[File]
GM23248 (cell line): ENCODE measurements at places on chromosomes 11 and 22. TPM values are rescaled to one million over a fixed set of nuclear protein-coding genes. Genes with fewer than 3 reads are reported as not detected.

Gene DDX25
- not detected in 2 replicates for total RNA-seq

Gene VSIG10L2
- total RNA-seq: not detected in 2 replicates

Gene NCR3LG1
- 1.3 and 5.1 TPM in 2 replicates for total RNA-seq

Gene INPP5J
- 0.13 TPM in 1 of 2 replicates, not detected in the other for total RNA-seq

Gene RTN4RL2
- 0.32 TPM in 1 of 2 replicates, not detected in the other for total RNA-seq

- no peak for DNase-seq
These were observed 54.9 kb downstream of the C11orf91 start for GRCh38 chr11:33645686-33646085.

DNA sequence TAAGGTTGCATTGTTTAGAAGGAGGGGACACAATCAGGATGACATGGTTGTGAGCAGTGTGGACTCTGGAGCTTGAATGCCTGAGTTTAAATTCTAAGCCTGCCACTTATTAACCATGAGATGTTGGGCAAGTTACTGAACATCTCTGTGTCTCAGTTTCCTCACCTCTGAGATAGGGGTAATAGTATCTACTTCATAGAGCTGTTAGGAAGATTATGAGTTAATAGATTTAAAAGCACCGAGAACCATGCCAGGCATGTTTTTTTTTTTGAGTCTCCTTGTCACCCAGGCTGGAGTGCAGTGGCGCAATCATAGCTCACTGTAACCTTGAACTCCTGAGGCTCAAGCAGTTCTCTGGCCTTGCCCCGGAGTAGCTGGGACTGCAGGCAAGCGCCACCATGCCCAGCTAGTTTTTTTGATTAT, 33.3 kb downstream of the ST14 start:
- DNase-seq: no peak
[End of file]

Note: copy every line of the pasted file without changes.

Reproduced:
GM23248 (cell line): ENCODE measurements at places on chromosomes 11 and 22. TPM values are rescaled to one million over a fixed set of nuclear protein-coding genes. Genes with fewer than 3 reads are reported as not detected.

Gene DDX25
- not detected in 2 replicates for total RNA-seq

Gene VSIG10L2
- total RNA-seq: not detected in 2 replicates

Gene NCR3LG1
- 1.3 and 5.1 TPM in 2 replicates for total RNA-seq

Gene INPP5J
- 0.13 TPM in 1 of 2 replicates, not detected in the other for total RNA-seq

Gene RTN4RL2
- 0.32 TPM in 1 of 2 replicates, not detected in the other for total RNA-seq

- no peak for DNase-seq
These were observed 54.9 kb downstream of the C11orf91 start for GRCh38 chr11:33645686-33646085.

DNA sequence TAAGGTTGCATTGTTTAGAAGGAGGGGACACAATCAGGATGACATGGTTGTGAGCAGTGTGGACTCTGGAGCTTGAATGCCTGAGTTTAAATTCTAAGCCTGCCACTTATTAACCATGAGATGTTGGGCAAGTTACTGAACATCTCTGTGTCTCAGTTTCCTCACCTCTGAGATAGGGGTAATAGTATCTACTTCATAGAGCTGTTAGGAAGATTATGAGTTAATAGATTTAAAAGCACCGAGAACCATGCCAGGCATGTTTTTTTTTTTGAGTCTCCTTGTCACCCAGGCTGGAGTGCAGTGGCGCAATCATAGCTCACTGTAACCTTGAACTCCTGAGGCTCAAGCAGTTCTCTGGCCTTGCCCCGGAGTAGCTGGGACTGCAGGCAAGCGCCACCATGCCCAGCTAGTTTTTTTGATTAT, 33.3 kb downstream of the ST14 start:
- DNase-seq: no peak